CLEMSON – If the old saying is true and an apple a day really does keep the doctor away, it’s time to fill pantries with South Carolina apples. But, you’d better hurry as time is running out and the end is […]
A novel hybrid approach performed by researchers from Clemson University and Stony Brook University has revealed a 3-D structure of a protein fragment that could serve as a drug target in treating stroke patients.
With widespread flooding in eastern South Carolina in the wake of Hurricane Florence, Clemson University Cooperative Extension is offering resources to help meet hay needs of the state’s livestock producers, both in the short term and throughout the winter.
YEMASSE – Waterfowl are important to the South Carolina ecological system and knowing how to properly manage their wetlands habitats can help ensure balance in the state’s ecosystem. Clemson University’s James C. Kennedy Waterfowl and Wetlands Center is partnering with […]
Modern research and technology are important for today’s farmers and researchers at Clemson’s Edisto Research and Education Center are busy developing software and other scientific instruments to help South Carolina farmers produce profitable crops.
Mosquitoes are breeding in abundance in floodwaters left behind by Hurricane Florence, prompting officials throughout the Pee Dee region to step up pesticide treatments to control them. Experts with the Clemson University Extension Service and Regulatory Services units are advising beekeepers to be aware of increased sprayings and prepare to cover their hives if necessary while sprayings are in progress.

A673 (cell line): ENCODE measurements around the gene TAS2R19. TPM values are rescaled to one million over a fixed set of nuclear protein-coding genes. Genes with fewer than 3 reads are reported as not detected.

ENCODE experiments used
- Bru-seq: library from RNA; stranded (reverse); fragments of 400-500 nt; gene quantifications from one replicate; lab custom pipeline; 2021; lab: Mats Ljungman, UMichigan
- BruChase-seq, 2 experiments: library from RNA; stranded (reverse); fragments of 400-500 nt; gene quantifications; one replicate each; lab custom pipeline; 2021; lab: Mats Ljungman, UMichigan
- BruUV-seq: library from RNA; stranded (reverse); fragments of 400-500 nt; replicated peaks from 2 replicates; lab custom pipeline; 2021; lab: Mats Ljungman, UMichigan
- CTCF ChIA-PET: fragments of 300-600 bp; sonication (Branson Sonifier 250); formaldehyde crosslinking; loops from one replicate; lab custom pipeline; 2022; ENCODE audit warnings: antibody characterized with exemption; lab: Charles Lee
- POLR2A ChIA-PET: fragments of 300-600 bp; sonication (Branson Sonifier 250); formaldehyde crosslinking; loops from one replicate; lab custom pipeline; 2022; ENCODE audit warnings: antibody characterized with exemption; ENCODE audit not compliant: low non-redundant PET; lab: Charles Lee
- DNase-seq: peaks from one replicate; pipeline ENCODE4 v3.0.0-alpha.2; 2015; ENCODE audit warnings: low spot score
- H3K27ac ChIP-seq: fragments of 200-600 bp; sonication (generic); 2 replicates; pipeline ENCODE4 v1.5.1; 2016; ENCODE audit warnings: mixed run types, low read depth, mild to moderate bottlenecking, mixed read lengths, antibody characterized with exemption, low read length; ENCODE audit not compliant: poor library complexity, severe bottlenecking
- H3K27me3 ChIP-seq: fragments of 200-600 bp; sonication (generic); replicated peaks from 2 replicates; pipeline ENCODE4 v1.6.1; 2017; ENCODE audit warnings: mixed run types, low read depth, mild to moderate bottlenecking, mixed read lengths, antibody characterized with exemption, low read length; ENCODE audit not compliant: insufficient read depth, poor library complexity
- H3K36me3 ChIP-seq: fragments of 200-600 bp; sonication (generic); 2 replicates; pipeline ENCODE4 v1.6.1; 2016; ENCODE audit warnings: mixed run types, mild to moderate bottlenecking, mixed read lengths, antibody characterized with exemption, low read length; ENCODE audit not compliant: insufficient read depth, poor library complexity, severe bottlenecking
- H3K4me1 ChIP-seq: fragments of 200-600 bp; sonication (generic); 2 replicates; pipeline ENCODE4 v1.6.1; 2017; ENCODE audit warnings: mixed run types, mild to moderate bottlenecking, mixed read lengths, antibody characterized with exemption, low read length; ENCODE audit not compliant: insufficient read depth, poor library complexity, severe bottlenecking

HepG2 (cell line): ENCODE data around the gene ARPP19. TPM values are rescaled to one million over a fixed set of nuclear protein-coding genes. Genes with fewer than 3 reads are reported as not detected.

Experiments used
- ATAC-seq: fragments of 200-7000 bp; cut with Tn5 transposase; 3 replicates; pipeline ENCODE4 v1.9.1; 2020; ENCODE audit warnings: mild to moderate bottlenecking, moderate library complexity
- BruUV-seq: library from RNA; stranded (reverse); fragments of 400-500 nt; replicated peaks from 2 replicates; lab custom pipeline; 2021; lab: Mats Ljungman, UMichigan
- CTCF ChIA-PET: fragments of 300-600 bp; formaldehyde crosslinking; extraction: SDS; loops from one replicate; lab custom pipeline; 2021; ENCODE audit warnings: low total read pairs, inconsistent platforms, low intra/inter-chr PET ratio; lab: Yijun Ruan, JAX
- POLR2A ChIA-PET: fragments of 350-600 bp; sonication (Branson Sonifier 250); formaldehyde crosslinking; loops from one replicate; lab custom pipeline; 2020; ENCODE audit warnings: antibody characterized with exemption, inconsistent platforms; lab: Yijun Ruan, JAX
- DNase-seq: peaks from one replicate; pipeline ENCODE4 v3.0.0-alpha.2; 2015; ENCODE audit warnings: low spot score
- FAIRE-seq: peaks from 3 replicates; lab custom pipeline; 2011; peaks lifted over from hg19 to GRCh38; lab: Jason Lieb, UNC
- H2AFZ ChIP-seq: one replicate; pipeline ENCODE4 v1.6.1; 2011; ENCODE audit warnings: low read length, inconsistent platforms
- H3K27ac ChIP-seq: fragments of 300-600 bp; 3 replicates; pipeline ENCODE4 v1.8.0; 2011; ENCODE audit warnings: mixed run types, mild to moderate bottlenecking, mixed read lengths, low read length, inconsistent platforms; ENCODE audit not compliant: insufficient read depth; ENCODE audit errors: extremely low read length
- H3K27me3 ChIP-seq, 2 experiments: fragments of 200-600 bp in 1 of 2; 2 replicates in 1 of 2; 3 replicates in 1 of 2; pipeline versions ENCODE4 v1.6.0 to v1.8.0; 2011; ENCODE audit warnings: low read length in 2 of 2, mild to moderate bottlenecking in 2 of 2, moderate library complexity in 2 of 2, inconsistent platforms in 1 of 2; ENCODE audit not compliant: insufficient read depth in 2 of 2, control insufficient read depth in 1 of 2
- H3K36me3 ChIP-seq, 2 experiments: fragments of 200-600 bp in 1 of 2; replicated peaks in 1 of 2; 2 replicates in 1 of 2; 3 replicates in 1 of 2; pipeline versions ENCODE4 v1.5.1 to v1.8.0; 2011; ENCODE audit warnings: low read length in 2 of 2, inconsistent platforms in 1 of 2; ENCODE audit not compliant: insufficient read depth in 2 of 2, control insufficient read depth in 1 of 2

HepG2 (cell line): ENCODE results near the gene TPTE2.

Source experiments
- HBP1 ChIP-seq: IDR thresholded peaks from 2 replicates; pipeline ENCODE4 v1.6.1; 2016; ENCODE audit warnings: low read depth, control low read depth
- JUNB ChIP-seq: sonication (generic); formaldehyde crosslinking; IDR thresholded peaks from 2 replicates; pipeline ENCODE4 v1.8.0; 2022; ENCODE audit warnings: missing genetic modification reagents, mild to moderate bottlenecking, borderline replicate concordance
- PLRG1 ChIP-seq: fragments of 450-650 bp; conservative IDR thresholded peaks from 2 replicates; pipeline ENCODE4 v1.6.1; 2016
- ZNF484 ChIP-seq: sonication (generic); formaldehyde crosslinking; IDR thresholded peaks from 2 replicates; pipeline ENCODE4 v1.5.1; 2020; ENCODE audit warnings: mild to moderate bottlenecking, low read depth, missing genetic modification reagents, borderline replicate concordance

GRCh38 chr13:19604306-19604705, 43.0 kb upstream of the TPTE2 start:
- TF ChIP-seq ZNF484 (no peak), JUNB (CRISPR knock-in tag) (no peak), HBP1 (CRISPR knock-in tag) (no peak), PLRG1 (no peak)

Information technology permeates virtually every aspect of 21st century business. That’s why the Association for Information Systems (AIS) student chapter at Clemson University welcomes students of all majors to join their organization. “Our AIS chapter has mostly a cross-section of […]
Flood waters left behind by Hurricane Florence can have a devastating impact on homes and landscapes, but a Clemson environmental horticulturist says there is hope.
Clemson University, in partnership with SC State University, has received a five-year, $1.28 million grant from the U.S. Department of Agriculture to bring science, technology, engineering and math (STEM) programming to at-risk youth in South Carolina.
The Duke Energy Foundation awarded Clemson University $50,000 from its environmental program to support “Natural History and Ecology of Bad Creek Hydroelectric Station and Jocassee Gorges.” The grant, awarded to Barbara Speziale and John Hains of Clemson, supported two environmental education courses this summer for 18 K-12 teachers from across South Carolina and will support another next summer.
The storm will pass. Then comes the work of assessing the deluge of damage. A single damage assessment form for farmers — available online now — will help gather information that state and federal officials can use to speed relief.